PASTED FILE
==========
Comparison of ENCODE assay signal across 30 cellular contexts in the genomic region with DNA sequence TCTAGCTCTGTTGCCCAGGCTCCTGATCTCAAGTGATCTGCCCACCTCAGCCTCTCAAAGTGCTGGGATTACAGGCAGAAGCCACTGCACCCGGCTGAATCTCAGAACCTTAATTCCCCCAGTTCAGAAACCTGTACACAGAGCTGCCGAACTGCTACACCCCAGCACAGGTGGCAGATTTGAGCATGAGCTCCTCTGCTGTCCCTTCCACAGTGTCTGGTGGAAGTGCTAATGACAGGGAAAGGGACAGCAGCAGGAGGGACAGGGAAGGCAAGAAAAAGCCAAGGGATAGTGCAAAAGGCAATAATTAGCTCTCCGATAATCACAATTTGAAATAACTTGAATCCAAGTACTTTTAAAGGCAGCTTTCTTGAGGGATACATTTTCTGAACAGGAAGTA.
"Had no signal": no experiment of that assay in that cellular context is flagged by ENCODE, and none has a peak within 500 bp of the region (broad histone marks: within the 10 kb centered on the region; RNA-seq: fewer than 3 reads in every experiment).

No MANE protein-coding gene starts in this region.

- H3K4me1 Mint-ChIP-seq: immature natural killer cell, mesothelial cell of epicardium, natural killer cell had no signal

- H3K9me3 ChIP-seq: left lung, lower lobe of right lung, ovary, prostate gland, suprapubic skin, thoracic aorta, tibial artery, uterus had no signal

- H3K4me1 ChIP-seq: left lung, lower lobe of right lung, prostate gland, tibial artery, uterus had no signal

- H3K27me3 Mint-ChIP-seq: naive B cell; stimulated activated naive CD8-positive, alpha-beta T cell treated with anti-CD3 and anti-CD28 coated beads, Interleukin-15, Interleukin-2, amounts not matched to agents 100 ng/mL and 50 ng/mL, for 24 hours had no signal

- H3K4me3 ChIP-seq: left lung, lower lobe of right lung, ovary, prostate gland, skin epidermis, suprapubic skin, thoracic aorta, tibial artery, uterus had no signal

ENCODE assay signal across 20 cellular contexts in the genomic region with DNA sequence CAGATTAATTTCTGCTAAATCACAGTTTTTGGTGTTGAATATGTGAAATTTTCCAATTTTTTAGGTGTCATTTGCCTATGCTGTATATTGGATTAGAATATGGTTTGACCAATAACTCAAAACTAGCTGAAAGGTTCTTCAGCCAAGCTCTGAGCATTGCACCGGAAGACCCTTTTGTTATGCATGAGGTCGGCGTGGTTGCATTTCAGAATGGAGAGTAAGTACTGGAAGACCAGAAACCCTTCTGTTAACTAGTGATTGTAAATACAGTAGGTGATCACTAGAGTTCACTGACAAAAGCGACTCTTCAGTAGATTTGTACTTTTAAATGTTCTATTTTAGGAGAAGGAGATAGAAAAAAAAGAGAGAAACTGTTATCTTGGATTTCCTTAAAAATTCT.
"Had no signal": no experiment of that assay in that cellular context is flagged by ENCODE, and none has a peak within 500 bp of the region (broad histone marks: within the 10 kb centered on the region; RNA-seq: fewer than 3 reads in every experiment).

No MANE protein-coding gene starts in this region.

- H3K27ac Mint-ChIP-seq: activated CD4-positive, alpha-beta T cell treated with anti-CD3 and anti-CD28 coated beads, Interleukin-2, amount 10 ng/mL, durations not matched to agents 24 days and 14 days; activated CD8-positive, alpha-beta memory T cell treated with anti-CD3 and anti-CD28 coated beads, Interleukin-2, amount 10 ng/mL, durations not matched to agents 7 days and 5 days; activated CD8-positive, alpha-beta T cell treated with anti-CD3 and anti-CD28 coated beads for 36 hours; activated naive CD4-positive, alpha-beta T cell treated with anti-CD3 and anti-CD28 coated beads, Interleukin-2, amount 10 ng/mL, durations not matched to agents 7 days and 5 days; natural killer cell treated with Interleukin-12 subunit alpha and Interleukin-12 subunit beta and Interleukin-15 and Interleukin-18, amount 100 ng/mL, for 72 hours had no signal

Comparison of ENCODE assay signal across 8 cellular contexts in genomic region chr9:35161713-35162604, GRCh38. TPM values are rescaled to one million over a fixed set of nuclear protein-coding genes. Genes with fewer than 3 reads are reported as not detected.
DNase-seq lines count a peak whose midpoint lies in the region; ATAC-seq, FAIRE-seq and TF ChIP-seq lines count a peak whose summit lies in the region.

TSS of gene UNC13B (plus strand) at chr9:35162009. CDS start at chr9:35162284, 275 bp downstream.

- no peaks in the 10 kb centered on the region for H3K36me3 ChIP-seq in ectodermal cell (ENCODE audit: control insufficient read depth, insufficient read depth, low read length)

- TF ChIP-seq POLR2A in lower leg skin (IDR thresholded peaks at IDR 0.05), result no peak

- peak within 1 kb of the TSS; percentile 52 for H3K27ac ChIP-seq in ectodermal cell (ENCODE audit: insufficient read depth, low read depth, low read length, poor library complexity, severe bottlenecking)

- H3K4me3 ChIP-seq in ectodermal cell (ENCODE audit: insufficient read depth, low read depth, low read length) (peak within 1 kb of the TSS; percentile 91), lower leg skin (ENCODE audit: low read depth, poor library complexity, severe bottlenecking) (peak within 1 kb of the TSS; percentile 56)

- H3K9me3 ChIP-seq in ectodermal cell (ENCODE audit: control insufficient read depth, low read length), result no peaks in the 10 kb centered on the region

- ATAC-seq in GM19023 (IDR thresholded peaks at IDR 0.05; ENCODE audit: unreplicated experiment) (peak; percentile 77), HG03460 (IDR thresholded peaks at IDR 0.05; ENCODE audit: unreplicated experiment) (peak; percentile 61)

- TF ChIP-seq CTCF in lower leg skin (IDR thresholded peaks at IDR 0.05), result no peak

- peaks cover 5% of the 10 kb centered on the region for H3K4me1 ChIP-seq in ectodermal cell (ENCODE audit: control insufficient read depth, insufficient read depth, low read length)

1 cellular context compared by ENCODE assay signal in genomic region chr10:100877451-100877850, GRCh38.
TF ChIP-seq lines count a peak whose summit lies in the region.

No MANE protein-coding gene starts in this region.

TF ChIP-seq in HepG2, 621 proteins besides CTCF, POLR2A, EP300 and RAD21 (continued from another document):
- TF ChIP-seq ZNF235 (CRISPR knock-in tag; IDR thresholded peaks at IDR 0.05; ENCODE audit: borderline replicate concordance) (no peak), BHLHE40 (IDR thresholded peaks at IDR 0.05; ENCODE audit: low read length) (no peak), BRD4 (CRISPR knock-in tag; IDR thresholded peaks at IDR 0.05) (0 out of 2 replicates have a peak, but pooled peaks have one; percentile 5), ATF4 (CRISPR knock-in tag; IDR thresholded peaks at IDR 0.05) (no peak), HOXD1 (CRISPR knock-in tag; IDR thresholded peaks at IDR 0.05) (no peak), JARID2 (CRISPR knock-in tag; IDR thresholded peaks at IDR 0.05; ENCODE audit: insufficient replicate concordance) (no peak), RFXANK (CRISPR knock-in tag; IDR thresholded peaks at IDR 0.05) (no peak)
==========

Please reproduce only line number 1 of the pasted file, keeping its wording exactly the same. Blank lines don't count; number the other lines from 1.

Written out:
Comparison of ENCODE assay signal across 30 cellular contexts in the genomic region with DNA sequence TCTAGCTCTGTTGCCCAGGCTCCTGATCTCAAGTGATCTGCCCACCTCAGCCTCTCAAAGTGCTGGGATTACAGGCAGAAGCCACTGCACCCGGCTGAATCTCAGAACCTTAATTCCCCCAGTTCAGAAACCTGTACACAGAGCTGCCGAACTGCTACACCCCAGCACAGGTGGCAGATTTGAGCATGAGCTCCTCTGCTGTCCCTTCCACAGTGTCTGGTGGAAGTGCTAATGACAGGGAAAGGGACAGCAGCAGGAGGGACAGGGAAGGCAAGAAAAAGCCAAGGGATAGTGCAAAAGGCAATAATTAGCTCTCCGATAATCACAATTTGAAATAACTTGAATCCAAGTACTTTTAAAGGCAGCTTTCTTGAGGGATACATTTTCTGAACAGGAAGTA.